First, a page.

Government contract spending data can be used to identify which projects are most likely to have early recompetes and, sometimes, how well the incumbent contractors are performing.
In this example, an Information Technology services contract could expire in 3 years or sooner. As shown here, If the contract has reported an amount close to the spending ceiling it might end early and not be recompeted.
Or, if, as shown here, the reported spending is on track, then the contract will most likely run its full term unless the incumbent contractor is performing poorly or the project is hit with unexpected budget cuts.
Finally, if the reported spending is well below the budget baseline or expected spending, then the contractor may be in trouble or the program may be in jeopardy or a target for restructure or early recompete.
This chart, based on actual data from a major contract vehicle, is even more illuminating as it shows spending by company for each year and each generation of a multi-award contract.
The ebb and flow of spending over the life of a contract tells a story. Is spending consistent and likely to have a follow-on contract of similar value and scope. Is there a significant incline or decline in spending over the years? And, how has each company fared over the contract duration? All of this information may affect your follow-on capture strategy.
Let’s take a quick look at how well each company performed.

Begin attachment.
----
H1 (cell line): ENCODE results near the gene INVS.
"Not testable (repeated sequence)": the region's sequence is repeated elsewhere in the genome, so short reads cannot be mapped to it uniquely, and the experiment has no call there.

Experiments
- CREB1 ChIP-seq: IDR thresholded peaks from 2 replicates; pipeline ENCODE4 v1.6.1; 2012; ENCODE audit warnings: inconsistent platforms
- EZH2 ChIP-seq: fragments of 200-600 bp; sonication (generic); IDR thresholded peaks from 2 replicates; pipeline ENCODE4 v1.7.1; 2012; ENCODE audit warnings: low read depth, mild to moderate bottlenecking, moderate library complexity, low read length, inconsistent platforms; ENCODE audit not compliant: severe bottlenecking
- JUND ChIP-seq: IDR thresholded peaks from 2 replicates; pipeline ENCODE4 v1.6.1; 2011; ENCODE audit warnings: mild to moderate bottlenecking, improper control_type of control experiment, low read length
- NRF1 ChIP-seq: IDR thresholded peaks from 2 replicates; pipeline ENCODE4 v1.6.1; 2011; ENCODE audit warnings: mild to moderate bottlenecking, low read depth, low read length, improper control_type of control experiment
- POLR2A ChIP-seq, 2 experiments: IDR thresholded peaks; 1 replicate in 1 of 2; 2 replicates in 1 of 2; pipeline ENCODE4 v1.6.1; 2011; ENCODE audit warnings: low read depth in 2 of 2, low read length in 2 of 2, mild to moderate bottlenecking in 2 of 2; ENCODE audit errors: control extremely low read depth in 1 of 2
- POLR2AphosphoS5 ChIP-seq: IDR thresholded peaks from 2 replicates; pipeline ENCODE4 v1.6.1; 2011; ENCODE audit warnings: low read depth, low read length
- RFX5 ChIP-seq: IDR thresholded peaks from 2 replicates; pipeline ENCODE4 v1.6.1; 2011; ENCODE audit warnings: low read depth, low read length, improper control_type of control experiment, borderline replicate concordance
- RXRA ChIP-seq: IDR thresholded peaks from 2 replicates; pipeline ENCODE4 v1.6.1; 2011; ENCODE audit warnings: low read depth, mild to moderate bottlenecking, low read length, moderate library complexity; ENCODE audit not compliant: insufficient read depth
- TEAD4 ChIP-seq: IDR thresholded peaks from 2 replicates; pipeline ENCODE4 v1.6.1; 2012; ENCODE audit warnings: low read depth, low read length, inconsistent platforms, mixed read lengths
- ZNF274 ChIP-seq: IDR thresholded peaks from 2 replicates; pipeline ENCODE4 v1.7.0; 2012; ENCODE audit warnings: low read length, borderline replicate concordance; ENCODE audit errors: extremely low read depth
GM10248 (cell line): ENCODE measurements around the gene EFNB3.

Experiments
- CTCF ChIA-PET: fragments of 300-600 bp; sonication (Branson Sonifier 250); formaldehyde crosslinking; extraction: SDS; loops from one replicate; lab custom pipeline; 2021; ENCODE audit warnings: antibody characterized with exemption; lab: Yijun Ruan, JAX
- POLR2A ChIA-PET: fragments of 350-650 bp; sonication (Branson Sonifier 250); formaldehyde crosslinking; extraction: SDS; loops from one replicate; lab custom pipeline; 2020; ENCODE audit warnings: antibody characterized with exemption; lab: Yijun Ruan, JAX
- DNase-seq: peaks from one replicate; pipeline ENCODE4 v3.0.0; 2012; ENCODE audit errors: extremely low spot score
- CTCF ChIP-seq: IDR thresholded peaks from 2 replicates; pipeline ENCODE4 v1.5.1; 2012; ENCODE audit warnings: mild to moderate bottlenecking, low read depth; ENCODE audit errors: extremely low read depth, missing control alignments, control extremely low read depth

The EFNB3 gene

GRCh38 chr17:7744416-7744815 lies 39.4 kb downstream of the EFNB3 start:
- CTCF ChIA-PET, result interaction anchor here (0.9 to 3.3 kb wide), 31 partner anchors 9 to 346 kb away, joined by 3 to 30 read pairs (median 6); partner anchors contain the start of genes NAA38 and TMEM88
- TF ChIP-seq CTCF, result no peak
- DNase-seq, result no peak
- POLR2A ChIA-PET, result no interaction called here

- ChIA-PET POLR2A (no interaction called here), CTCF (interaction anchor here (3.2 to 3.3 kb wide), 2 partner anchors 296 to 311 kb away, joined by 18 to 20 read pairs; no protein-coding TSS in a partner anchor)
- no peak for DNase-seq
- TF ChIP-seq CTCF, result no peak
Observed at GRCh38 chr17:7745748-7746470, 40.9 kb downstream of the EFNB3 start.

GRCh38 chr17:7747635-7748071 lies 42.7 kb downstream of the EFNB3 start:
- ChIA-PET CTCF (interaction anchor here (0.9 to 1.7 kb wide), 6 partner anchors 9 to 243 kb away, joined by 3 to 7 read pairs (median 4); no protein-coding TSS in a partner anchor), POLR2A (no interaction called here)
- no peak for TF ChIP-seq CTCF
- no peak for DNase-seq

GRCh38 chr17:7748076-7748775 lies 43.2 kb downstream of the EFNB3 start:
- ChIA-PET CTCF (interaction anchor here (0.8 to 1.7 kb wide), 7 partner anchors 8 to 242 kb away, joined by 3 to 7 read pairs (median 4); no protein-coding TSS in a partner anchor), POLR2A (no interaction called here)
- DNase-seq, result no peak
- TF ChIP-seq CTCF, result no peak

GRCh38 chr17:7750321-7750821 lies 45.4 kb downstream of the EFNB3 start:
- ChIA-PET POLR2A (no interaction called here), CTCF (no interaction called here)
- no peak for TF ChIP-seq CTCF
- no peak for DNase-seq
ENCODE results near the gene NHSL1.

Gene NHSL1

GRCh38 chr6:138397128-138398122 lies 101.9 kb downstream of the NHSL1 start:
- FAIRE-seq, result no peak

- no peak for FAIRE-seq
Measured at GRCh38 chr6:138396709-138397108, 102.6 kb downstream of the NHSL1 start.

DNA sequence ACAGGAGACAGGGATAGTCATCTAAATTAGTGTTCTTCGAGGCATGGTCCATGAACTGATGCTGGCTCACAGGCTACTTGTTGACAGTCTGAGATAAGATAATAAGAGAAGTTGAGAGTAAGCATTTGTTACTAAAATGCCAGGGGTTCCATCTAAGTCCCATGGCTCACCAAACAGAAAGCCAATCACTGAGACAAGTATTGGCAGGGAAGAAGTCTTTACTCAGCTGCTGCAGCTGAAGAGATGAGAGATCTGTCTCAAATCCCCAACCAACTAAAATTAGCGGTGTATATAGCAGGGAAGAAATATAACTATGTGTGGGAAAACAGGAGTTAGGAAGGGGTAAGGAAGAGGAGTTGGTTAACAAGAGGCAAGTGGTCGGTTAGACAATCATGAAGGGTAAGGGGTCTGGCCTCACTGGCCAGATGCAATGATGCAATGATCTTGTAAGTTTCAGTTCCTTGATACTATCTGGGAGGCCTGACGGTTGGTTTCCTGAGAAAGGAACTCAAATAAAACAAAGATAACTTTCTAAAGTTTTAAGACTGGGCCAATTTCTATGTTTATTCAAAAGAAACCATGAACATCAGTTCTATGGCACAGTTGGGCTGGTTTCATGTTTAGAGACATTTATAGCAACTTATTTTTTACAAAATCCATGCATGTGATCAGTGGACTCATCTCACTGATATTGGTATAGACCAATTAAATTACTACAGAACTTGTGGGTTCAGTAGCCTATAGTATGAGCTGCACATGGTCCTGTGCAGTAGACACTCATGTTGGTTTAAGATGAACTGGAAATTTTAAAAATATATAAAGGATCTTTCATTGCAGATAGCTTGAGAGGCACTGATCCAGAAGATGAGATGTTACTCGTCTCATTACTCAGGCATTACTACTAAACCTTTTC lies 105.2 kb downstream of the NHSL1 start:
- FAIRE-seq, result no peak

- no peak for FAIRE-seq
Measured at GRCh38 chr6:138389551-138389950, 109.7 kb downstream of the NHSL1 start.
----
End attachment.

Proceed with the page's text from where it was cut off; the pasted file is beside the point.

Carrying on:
Company A held this contract as a single award for ten years until it was recompeted as a multi-award contract in 2007. However, Company B and C slowly took away the tasking over the next four years and then Company A was not awarded a contract on the next re-compete in 2011. On one hand, Company A might be an excellent teammate on the next recompete since they know so much about the contract vehicle. However, they may have swallowed a poison pill due to poor past performance or they may have suffered from an inability to compete in the increasingly cost competitive environment.
After doing fairly well, Company B also didn’t win a follow-on contract in 2011. Other than being yellow, it’s not clear why they didn’t win their recompete.
Company C has continued its momentum into the recompete and 2012 tasking. They will be the most likely winner on the next recompete and would be the team to join if there is an opening.
Let’s suppose that Company D won a contract in 2011 in large part due to hiring away Company A’s well liked project manager who was frustrated with a lack of internal corporate support.
– Mike Lisagor and Kathleen Sievers, DELTEK